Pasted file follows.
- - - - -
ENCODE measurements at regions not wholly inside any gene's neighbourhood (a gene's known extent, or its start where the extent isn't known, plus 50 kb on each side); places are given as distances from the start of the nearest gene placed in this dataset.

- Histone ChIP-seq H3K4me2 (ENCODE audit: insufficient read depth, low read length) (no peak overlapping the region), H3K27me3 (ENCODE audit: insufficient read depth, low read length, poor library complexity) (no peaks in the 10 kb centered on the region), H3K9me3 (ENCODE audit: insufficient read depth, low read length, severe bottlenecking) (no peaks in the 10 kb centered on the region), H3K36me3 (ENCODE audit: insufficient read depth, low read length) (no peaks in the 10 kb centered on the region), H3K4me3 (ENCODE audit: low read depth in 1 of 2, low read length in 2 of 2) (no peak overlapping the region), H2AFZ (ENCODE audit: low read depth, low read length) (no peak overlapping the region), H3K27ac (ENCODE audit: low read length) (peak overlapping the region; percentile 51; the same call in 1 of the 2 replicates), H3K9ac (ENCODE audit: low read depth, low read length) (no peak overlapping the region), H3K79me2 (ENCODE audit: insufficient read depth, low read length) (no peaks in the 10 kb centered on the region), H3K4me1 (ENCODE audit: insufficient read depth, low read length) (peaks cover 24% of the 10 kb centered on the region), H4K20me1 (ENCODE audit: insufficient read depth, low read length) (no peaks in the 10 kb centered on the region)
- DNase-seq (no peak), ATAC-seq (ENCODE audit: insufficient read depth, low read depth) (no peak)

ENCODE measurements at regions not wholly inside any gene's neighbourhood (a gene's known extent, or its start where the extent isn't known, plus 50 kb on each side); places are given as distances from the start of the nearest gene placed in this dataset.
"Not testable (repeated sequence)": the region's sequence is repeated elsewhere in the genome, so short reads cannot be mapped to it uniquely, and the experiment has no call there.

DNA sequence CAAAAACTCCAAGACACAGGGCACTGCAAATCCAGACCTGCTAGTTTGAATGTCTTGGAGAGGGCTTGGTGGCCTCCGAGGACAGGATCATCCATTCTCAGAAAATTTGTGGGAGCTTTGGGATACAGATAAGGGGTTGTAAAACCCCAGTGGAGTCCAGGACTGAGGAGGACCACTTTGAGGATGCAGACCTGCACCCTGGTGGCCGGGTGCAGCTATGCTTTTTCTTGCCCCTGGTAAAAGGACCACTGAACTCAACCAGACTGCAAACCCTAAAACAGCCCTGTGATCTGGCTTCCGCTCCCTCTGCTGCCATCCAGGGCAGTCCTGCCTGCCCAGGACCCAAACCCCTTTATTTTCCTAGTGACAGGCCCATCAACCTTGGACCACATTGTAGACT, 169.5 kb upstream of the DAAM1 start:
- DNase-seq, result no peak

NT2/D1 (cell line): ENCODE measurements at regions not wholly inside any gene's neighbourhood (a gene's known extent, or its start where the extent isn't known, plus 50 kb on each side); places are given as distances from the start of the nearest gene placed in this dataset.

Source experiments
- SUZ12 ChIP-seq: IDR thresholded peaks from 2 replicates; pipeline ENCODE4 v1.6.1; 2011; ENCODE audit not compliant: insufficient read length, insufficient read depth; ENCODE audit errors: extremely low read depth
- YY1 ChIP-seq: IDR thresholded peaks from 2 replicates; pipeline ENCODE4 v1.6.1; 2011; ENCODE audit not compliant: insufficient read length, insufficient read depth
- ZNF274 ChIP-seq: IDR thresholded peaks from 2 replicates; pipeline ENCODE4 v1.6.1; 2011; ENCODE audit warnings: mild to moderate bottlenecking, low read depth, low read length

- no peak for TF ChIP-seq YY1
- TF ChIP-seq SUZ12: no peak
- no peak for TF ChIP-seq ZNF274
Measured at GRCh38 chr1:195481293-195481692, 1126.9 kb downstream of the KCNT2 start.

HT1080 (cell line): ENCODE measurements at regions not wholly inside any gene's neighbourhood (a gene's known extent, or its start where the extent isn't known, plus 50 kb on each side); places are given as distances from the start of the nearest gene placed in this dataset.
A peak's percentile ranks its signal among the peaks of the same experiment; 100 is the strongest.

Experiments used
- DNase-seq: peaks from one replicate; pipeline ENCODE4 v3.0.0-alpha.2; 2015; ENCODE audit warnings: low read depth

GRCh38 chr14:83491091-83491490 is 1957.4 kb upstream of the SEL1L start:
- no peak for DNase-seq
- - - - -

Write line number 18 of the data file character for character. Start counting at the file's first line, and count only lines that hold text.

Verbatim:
A peak's percentile ranks its signal among the peaks of the same experiment; 100 is the strongest.